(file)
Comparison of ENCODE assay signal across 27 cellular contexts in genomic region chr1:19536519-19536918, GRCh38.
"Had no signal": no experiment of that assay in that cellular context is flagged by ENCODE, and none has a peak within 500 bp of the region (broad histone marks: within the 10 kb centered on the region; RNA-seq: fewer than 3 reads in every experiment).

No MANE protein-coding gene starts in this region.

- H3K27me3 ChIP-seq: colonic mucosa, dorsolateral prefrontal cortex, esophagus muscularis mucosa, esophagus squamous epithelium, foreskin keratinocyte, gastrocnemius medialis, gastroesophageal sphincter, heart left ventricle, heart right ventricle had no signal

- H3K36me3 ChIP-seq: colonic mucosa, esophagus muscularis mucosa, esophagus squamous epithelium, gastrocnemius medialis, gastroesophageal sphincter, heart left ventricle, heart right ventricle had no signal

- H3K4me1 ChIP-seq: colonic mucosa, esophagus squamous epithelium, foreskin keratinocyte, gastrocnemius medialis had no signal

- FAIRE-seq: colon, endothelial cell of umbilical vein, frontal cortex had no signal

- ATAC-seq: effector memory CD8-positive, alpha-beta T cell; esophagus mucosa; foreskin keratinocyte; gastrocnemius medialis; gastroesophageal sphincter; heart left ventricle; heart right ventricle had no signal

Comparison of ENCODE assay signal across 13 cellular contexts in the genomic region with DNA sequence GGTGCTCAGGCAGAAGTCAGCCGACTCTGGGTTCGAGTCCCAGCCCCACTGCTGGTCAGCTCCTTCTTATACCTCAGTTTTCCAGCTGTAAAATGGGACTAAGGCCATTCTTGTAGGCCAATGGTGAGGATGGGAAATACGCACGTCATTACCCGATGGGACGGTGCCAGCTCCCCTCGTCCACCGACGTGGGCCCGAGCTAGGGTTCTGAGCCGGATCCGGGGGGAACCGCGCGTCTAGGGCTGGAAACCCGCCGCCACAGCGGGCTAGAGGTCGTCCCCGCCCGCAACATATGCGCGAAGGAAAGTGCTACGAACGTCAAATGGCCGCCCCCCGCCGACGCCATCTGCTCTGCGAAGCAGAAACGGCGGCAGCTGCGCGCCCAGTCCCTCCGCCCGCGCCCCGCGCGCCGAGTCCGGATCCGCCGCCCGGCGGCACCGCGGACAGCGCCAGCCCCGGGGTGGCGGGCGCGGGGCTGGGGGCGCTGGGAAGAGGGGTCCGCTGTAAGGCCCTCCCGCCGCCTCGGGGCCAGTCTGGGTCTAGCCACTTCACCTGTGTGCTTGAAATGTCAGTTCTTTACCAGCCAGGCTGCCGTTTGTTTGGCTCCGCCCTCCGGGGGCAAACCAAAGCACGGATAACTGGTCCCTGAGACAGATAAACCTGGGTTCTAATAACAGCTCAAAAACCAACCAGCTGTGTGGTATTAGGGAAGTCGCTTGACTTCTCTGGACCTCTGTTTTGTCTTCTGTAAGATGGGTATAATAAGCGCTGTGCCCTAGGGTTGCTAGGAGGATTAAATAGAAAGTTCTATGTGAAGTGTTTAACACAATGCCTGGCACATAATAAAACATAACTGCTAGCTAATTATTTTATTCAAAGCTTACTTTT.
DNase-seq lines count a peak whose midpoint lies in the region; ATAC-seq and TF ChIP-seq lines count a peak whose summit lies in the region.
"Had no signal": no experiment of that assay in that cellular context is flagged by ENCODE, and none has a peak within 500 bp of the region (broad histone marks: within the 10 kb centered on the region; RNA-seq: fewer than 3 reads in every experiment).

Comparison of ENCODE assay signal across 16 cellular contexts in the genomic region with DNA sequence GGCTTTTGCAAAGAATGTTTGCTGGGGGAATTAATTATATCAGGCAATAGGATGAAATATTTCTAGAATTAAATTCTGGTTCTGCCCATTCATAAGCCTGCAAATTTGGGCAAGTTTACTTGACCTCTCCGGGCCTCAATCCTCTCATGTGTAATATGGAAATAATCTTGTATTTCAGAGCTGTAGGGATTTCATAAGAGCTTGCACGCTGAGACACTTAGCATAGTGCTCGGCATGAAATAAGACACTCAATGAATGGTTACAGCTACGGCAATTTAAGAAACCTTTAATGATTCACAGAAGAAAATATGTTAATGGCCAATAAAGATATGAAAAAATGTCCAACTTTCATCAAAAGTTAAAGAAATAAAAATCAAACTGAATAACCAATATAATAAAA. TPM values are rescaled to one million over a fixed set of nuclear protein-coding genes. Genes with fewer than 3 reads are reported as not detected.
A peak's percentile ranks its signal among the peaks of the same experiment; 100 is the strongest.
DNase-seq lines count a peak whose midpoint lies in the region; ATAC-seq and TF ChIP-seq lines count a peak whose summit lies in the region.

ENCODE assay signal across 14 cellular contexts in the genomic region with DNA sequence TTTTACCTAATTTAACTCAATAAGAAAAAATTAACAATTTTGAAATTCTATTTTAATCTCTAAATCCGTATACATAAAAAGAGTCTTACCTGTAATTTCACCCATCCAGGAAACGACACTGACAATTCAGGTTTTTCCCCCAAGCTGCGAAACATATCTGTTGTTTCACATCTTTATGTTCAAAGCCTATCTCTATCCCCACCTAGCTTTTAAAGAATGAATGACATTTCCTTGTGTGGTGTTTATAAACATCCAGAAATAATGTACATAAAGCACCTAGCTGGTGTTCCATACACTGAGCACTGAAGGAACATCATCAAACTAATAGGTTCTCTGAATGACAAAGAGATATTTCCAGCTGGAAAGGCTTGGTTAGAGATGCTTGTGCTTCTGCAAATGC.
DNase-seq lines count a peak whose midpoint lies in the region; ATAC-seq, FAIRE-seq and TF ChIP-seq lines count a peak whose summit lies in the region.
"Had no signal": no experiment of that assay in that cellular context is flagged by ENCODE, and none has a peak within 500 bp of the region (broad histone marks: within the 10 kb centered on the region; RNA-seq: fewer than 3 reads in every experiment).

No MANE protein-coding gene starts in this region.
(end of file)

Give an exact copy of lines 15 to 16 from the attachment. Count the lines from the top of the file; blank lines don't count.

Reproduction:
ENCODE assay signal across 14 cellular contexts in the genomic region with DNA sequence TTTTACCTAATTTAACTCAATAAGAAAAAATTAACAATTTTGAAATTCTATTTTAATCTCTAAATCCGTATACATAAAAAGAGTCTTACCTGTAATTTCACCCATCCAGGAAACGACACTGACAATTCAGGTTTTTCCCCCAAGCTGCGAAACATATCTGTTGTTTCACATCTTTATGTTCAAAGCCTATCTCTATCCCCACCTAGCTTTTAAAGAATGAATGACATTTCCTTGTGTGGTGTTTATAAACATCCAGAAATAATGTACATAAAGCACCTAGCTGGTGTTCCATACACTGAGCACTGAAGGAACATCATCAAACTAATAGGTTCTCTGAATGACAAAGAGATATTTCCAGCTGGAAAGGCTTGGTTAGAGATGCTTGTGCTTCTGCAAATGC.
DNase-seq lines count a peak whose midpoint lies in the region; ATAC-seq, FAIRE-seq and TF ChIP-seq lines count a peak whose summit lies in the region.